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Evid Based Complement Alternat Med. 2005 Dec;2(4):557-65. Epub 2005 Oct 25.

The use of complementary and alternative medicine among california adults with and without cancer.

Author information

  • 1Department of Community Health Sciences, School of Public Health, University of California, Los Angeles 90095, USA. msgoldst@ucla.edu

Abstract

This article examines the extent and correlates of complementary and alternative medicine (CAM) use among a population-based sample of California adults that is highly diverse in terms of sociodemographic characteristics and health status. As a follow-up to a state-wide health survey of 55,428 people, 9187 respondents were interviewed by phone regarding their use of 11 different types of CAM providers, special diets, dietary supplements, mind-body interventions, self-prayer and support groups. The sample included all participants in the initial survey who reported a diagnosis of cancer, all the non-white respondents, as well as a random sample of all the white respondents. The relation of CAM use to the respondents' demographic characteristics and health status is assessed. CAM use among Californians is generally high, and the demographic factors associated with high rates of CAM use are the same in California as have been found in other studies. Those reporting a diagnosis of cancer and those who report other chronic health problems indicate a similar level of visits to CAM providers. However, those with cancer are less likely to report using special diets, and more likely to report using support groups and prayer. Health status, gender, ethnicity and education have an independent impact upon CAM use among those who are healthy as well as those who report suffering from chronic health problems, although the precise relation varies by the type of CAM used.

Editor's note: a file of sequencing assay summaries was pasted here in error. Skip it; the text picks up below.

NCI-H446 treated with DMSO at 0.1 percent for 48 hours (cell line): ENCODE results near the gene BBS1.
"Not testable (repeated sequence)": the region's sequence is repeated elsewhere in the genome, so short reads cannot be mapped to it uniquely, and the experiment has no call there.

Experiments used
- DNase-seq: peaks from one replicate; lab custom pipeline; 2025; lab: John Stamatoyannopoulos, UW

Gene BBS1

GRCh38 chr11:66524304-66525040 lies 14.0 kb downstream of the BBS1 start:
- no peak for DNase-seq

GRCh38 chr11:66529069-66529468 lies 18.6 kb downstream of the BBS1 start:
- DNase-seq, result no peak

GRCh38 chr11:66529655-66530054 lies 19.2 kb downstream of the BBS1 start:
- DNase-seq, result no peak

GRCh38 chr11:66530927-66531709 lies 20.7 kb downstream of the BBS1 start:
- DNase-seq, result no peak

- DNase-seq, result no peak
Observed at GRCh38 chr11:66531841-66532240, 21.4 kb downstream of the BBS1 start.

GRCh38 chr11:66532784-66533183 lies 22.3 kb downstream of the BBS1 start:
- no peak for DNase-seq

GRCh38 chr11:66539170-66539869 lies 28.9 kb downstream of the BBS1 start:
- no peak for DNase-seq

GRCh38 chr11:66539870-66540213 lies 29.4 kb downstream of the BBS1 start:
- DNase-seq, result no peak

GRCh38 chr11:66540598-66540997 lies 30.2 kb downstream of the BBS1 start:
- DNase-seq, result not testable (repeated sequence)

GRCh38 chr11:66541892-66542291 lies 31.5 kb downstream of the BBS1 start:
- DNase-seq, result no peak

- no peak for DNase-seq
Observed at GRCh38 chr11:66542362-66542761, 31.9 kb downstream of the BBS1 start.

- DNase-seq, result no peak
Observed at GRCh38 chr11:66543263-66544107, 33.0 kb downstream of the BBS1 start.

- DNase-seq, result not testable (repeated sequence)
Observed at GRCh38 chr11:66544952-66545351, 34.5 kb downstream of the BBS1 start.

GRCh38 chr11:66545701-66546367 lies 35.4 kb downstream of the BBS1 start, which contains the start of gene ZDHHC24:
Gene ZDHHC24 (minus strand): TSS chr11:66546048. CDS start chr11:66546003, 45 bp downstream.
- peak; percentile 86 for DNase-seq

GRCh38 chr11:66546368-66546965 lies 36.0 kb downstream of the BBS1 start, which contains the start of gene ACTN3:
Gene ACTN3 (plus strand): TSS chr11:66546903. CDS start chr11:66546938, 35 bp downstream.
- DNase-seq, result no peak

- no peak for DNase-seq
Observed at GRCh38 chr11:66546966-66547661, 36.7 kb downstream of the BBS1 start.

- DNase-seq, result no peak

PMID:
16322814
[PubMed]
PMCID:
PMC1297511
Free PMC Article
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